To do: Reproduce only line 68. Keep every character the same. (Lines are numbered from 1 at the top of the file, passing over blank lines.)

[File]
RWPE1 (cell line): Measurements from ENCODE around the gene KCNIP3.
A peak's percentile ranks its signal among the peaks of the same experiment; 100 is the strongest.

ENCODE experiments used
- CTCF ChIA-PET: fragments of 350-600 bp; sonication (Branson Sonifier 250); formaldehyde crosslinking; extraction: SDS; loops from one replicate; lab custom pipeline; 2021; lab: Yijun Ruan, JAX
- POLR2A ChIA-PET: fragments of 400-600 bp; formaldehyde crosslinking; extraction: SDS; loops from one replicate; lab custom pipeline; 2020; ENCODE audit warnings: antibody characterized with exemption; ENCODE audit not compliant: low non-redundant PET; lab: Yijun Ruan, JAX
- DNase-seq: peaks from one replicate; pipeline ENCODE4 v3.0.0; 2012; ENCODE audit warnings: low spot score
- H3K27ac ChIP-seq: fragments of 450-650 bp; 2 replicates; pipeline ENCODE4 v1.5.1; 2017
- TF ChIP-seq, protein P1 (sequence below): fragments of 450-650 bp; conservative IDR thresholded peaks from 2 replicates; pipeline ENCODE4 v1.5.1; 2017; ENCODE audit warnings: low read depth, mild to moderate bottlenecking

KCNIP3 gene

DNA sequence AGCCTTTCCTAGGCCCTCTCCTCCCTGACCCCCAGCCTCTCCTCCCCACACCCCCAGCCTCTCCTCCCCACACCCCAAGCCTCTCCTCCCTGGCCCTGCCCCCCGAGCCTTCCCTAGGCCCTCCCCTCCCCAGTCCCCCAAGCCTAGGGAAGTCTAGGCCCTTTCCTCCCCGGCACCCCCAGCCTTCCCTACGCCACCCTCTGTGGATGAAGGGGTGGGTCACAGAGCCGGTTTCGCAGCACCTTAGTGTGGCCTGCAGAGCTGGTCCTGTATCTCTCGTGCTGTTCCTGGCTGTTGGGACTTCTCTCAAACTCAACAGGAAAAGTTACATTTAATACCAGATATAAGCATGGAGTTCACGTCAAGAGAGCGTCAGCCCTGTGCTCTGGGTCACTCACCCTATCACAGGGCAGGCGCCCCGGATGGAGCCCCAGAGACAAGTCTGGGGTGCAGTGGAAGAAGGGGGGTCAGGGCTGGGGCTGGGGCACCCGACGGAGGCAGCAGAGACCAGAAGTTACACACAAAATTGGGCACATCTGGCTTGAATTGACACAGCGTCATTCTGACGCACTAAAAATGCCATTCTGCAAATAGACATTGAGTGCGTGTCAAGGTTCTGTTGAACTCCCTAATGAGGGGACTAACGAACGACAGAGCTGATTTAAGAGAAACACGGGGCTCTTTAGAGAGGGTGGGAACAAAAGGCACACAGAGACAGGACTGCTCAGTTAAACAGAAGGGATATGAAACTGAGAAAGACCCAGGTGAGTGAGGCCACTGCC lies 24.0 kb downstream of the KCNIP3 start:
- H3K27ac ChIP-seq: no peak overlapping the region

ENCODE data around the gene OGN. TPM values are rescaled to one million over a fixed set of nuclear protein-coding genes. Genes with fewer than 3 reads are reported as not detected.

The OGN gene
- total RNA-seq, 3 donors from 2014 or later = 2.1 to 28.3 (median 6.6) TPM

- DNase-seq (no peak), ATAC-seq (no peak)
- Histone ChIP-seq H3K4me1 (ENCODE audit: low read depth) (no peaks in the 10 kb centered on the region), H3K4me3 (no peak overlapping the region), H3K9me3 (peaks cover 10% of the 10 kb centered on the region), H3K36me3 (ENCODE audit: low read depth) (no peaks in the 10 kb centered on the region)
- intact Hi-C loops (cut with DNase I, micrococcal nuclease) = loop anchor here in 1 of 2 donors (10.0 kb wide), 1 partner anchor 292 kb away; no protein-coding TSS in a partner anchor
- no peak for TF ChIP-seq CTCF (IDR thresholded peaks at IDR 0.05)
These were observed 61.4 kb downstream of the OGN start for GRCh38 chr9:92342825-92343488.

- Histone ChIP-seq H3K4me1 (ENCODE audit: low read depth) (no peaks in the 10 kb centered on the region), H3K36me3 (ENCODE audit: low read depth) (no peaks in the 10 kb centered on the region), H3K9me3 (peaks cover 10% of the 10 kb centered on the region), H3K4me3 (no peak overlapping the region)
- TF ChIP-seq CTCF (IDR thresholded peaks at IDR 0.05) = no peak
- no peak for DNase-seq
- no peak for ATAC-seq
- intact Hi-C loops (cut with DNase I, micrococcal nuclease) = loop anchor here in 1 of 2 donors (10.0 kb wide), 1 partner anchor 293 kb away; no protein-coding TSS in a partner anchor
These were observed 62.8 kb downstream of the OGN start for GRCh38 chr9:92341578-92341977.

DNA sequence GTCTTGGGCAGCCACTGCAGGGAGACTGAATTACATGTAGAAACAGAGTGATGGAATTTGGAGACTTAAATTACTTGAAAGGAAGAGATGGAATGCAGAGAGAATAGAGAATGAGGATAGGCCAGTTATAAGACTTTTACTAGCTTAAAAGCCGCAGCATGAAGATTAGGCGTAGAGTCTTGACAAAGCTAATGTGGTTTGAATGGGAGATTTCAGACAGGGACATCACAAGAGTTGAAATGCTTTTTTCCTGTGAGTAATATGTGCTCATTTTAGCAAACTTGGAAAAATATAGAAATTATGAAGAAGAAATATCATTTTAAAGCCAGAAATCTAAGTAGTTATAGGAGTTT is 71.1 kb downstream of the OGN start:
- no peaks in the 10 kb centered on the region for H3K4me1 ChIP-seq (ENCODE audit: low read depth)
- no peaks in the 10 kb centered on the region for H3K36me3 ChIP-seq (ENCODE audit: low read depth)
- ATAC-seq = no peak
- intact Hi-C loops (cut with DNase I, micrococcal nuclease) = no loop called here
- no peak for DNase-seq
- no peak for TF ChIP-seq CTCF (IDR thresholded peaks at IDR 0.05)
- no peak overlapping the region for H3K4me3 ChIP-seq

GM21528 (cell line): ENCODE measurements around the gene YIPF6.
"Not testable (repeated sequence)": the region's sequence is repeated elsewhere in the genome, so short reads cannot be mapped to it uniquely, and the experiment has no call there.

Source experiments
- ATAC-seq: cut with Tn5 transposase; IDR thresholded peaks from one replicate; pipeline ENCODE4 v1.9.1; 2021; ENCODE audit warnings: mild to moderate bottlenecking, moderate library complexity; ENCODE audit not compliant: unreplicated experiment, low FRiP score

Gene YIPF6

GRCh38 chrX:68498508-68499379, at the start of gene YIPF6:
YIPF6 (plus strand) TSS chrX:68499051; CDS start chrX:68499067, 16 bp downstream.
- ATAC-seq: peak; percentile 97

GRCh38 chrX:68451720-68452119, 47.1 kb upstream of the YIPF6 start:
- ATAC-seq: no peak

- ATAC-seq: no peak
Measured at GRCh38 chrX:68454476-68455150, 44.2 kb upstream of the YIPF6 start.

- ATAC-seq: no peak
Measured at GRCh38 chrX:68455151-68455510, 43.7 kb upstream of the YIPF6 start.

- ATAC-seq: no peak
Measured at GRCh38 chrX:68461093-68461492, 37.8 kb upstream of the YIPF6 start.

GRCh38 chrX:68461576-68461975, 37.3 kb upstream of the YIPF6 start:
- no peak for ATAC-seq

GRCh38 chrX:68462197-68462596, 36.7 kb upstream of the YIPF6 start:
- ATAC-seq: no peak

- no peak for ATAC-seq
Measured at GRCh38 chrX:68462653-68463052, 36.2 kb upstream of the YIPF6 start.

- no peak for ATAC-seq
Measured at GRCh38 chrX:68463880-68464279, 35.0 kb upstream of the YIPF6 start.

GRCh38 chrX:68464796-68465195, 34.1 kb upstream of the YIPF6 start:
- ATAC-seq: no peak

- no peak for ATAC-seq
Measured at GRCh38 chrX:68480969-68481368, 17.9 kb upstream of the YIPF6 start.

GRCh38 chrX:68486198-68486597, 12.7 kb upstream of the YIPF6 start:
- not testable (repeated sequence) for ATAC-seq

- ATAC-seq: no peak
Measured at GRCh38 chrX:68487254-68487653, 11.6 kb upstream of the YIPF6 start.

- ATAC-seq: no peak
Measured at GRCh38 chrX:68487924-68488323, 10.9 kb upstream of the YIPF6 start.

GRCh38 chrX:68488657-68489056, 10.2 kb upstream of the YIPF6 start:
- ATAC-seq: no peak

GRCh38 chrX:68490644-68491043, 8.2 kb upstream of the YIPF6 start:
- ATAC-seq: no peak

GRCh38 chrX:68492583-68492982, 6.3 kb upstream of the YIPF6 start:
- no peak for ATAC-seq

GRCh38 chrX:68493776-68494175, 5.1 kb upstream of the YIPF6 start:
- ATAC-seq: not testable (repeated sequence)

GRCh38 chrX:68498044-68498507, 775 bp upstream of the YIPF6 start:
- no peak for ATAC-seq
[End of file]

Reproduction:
GRCh38 chrX:68488657-68489056, 10.2 kb upstream of the YIPF6 start: